I'm trying something new. For the next few weeks I'm going to be posting an image I've taken - some recent, some years old - along with some commentary and self-critique. At some level it's part of a self-guided course I'm taking, but at another it's a way for me to be more open about my process, my approach, and hopefully getting something closer to an articulation of my vision.
Unlike past posts I'm opening these up to comments and hope you'll join me in the conversation.
When I saw the fireplace and the soft indirect light I knew I had to do something, but taking a photo of the fireplace itself was just boring. The guiding lines of the old stone toward the fireplace hinted at a fun way of directing the scene and more importantly, my fun loving wife dancing in front of it offered an even better option.
I took my first few shots from various 'standard' perspectives - shoulder, a little above, a little below. But when I looked back at what I had taken I noticed how dramatic her shoes popped out against the background. I loved the forms, the shapes. It speaks of decades of dance training. It speaks of her playfulness.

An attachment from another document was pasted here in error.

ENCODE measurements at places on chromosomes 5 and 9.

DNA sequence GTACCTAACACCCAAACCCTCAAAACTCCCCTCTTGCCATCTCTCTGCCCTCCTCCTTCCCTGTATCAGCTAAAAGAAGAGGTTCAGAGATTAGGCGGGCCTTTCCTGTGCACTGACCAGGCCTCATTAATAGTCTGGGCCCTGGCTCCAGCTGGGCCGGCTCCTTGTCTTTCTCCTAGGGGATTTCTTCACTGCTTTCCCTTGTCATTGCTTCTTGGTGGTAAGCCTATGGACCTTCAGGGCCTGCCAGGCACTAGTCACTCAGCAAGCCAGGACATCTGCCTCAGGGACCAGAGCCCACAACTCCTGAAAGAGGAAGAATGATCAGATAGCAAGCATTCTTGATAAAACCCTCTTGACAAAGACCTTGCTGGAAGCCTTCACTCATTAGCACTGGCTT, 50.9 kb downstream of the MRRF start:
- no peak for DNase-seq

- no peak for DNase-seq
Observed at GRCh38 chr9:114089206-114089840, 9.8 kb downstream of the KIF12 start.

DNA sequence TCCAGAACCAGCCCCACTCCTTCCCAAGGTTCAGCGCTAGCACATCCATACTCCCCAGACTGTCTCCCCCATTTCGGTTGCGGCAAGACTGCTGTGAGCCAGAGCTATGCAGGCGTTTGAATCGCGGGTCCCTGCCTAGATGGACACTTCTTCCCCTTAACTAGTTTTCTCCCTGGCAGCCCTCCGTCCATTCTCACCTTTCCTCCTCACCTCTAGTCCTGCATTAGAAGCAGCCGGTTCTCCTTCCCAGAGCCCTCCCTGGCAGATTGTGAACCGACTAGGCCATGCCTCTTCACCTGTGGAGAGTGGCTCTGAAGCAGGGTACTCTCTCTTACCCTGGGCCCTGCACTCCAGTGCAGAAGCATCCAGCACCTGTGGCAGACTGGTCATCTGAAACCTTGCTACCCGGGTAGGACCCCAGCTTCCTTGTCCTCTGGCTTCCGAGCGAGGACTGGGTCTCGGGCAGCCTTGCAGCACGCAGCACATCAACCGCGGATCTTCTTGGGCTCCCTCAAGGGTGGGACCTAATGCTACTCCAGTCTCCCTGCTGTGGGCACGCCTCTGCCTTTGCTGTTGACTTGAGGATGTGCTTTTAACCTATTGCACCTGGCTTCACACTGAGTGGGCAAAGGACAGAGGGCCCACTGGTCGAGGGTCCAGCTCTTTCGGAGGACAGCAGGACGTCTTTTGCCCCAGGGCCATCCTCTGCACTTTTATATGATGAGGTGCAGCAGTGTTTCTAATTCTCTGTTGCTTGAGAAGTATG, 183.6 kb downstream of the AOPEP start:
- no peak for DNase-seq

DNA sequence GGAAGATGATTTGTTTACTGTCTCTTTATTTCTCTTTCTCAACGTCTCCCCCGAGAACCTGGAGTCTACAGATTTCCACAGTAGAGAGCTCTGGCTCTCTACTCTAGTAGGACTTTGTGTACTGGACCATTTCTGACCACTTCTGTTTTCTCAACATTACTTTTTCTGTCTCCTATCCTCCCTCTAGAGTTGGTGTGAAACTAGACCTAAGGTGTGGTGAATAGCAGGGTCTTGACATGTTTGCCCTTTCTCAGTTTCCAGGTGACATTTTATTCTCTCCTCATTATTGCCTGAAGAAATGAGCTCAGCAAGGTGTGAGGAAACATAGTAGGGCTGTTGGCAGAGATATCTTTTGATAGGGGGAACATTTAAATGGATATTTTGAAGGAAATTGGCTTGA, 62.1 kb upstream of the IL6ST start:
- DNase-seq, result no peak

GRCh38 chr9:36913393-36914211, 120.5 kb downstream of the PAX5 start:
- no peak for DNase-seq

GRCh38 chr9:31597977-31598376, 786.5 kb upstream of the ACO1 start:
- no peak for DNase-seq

And so I tried a new perspective. Getting down low, I focused on just her shoes and the fireplace, sending it out of focus but still with enough clarity to leave no doubt about what it was. I got an extra bonus because it looked like it may have been on its way out. A hint of the end of the party.
But it's far from perfect. I cut off her raised ankle on the left foot and the lines lead away from the rest of the frame. It's confusing and requires the viewer to have the energy to draw themselves back in. Then there's the choice in aperture. Did I need to get so radical with the fast approach or could i have stopped it down and gotten a little more of her right foot in view?
It's still a favorite of mine and continues to connect with me but the process of going through this self-critique will hopefully pay off down the road.